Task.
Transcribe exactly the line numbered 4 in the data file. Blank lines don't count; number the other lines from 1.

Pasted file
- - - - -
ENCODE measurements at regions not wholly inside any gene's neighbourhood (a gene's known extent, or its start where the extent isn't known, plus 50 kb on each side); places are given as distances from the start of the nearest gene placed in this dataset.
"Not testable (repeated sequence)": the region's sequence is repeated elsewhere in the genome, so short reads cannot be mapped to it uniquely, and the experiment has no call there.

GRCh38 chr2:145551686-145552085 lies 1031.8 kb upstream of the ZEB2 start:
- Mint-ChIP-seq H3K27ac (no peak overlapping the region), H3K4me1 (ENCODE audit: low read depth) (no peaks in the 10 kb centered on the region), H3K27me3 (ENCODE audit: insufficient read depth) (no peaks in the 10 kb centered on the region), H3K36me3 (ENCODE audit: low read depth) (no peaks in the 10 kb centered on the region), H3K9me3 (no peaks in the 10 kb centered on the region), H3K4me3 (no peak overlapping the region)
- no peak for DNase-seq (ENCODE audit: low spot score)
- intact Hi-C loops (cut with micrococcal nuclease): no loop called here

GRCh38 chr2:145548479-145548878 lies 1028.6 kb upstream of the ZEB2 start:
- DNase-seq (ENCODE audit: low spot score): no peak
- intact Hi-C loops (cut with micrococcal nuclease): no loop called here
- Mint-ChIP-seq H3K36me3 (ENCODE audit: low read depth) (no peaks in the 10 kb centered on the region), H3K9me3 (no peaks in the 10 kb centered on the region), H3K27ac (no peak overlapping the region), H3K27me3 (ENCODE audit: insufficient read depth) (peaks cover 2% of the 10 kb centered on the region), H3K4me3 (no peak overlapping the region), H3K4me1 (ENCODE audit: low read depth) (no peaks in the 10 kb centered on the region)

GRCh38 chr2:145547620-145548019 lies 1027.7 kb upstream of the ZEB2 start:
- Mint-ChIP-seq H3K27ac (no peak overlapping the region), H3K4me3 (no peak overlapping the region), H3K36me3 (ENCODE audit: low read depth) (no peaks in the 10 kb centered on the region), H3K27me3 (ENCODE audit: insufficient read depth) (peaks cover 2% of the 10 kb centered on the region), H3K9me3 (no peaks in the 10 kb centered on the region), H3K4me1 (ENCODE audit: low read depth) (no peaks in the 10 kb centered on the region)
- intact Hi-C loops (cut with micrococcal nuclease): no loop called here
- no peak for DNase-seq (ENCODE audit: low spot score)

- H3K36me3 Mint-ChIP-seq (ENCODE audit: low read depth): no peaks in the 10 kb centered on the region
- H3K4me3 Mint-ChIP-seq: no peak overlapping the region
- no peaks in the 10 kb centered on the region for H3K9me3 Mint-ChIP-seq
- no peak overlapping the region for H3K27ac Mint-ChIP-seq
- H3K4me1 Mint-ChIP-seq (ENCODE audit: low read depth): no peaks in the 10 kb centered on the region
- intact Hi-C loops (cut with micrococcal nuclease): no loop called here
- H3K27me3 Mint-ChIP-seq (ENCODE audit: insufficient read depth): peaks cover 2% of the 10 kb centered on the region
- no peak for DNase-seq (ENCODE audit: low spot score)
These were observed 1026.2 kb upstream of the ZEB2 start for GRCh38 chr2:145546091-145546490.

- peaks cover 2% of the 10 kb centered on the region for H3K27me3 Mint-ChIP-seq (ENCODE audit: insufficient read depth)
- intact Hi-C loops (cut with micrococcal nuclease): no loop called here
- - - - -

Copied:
- Mint-ChIP-seq H3K27ac (no peak overlapping the region), H3K4me1 (ENCODE audit: low read depth) (no peaks in the 10 kb centered on the region), H3K27me3 (ENCODE audit: insufficient read depth) (no peaks in the 10 kb centered on the region), H3K36me3 (ENCODE audit: low read depth) (no peaks in the 10 kb centered on the region), H3K9me3 (no peaks in the 10 kb centered on the region), H3K4me3 (no peak overlapping the region)